The Importance of a Good Night’s Sleep
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Sleep is an important ingredient in our daily lives, essential for renewing our mental and physical health each day. Yet over 75 sleep disorders have been identified which interrupt or disturb our sleep and can have substantial effects on our waking life. Common sleep disorders are listed below.
The first step in treating any sleep disorder is diagnosis—determining what type of problem is affecting an individual’s sleep. An overnight sleep study is often necessary to record and evaluate the brain’s activity and body systems during sleep in order to develop an accurate diagnosis and treatment recommendations.
Common symptoms of sleep disorders are excessive daytime sleepiness, loud snoring, repeated awakening during sleep, or excessive movement before or during sleep.
The Epworth Sleepiness Scale is a common first step in evaluating whether you may have a sleep disorder.
Common Sleep Disorders
Obstructive sleep apnea syndrome (OSAS) is a pattern of obstructed breathing that can disturb sleep dozens to hundreds of times each night. Often these disturbances are not remembered. If you have OSAS, the oxygen levels in your body may drop during sleep and you probably don’t sleep soundly, resulting in daytime sleepiness. OSAS can also put you at risk for high blood pressure, heart failure, heart attack or stroke. OSAS can be life threatening.
The most common symptoms are snoring, snorting or gasping during sleep, waking up repeatedly at night, excessive daytime sleepiness, and morning headaches.
Sleep apnea is commonly treated with a therapy called CPAP.
Narcolepsy is overwhelming sleepiness at inappropriate times. The most common symptoms are daytime sleepiness, cataplexy (a sudden loss of muscle strength), sleep paralysis, or hypnagogic hallucinations (vivid dreamlike experiences that occur when a person is drowsy).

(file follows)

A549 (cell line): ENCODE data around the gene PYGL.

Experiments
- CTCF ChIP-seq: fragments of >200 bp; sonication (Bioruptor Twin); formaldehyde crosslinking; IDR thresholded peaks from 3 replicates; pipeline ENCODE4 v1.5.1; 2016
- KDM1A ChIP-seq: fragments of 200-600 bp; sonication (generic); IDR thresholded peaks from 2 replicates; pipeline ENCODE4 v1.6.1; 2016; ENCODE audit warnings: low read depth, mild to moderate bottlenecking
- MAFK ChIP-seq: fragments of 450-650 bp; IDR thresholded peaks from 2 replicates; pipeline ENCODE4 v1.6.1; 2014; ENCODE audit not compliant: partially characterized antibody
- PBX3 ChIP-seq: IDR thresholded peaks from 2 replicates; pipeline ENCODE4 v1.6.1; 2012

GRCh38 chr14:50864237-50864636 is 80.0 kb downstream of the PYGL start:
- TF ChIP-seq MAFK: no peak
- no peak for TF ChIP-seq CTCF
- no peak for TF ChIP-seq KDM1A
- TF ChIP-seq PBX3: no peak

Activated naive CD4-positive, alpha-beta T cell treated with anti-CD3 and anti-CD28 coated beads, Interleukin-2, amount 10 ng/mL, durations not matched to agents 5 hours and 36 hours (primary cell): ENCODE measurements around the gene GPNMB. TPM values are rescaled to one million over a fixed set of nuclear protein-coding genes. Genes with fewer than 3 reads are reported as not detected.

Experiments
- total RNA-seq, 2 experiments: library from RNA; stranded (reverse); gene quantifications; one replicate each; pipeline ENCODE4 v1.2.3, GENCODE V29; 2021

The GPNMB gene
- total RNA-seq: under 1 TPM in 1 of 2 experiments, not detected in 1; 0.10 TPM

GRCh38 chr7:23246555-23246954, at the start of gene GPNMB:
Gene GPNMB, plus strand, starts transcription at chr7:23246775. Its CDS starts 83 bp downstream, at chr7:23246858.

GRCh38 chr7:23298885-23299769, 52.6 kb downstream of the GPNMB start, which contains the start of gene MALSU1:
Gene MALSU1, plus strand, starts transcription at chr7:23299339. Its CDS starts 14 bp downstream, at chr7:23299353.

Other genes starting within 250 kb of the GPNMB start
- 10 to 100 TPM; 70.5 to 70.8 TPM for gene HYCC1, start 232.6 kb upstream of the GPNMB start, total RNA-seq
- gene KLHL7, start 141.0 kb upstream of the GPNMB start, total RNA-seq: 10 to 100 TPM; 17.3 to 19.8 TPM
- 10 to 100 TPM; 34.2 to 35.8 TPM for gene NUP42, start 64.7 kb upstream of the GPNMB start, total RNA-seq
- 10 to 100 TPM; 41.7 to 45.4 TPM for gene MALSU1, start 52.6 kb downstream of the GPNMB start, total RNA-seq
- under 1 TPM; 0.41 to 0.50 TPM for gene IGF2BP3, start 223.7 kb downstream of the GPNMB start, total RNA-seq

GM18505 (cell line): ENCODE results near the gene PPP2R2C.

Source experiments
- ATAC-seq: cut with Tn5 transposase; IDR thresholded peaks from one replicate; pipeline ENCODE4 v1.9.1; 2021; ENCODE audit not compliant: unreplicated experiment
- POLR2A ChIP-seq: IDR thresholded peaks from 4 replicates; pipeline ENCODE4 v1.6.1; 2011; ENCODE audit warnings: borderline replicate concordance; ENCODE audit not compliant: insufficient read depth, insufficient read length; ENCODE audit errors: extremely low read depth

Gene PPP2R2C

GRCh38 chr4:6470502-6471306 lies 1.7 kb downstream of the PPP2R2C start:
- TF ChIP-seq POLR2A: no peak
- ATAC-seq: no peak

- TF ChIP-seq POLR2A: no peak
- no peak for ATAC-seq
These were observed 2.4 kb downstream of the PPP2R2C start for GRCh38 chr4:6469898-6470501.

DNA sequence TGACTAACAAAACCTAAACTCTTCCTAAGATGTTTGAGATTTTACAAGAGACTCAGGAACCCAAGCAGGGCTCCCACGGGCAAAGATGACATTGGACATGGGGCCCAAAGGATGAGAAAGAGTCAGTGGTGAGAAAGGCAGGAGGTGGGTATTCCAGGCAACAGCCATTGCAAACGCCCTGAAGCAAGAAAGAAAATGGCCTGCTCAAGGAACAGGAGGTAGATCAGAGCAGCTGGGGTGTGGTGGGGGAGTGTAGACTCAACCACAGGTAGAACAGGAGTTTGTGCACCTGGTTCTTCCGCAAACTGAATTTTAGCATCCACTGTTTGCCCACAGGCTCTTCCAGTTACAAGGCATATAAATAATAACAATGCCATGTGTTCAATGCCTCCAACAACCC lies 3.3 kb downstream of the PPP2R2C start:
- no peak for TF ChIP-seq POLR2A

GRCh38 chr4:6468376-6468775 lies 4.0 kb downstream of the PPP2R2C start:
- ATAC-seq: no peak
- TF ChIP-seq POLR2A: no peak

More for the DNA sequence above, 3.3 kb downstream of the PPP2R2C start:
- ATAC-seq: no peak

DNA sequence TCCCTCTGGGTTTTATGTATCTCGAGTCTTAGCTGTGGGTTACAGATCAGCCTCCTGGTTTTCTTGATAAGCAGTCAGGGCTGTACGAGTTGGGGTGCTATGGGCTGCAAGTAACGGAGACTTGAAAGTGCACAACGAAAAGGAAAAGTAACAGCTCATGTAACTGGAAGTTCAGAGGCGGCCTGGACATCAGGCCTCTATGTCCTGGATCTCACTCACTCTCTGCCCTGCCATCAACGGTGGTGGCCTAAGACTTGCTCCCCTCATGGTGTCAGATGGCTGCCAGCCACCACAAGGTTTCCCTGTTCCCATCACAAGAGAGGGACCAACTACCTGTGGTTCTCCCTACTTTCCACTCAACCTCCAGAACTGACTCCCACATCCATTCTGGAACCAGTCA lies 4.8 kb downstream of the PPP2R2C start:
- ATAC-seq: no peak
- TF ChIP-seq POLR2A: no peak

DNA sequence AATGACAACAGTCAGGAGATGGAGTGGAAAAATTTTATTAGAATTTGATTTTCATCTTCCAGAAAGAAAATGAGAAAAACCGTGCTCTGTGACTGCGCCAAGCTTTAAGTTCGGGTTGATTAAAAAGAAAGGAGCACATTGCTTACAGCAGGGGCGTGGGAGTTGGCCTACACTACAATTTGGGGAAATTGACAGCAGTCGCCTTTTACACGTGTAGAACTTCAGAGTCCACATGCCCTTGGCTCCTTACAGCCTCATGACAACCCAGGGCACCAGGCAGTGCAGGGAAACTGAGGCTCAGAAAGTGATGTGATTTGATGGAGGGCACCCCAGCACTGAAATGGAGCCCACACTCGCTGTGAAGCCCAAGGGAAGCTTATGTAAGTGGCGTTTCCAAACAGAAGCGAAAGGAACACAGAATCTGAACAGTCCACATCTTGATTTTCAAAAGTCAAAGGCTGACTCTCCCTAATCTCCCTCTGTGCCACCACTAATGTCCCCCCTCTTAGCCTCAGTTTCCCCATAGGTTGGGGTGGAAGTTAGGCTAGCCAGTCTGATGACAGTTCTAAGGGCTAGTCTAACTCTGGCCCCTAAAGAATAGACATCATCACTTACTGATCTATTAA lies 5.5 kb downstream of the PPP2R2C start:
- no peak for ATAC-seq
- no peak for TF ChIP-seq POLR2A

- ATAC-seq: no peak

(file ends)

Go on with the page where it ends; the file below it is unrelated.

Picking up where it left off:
Leg Movement Disorders
There are two common leg movement disorders that interrupt a person’s ability to sleep at night, which then can affect daytime function.
Restless Leg Syndrome (RLS) Individuals with RLS report unpleasant sensations in their legs when sitting or lying still, especially at bedtime, which are relieved by stretching or moving the legs. The need to move to eliminate the RLS sensations can prevent a person from falling asleep.
Periodic Limb Movement Disorder (PLMD) also known as nocturnal myoclonus. While RLS movements are voluntary, PLMD is involuntary periodic movement which most often occurs when a person is asleep.
Insomnia is the inability to fall asleep or stay asleep. Those who suffer from insomnia often experience daytime symptoms of sleepiness and have trouble concentrating. Insomnia can range from short-term to chronic, and there are many causes and a wide variety of treatment approaches.
The term parasomnia refers to a broad range of disruptive sleep-related events such as sleep walking, sleep terrors, and confusional arousals. Most occur when a person is between sleep and awake states—awake enough to act out complex behaviors, but still asleep enough to fail to control or remember these acts.
Shift Work Sleep Challenges
Many people who work at times other than standard daytime hours have trouble falling asleep during the day and being alert on the job at night. This is primarily because the body’s circadian rhythm is tuned to nighttime sleeping. A variety of strategies are available to help a person adjust to non-standard sleep patterns.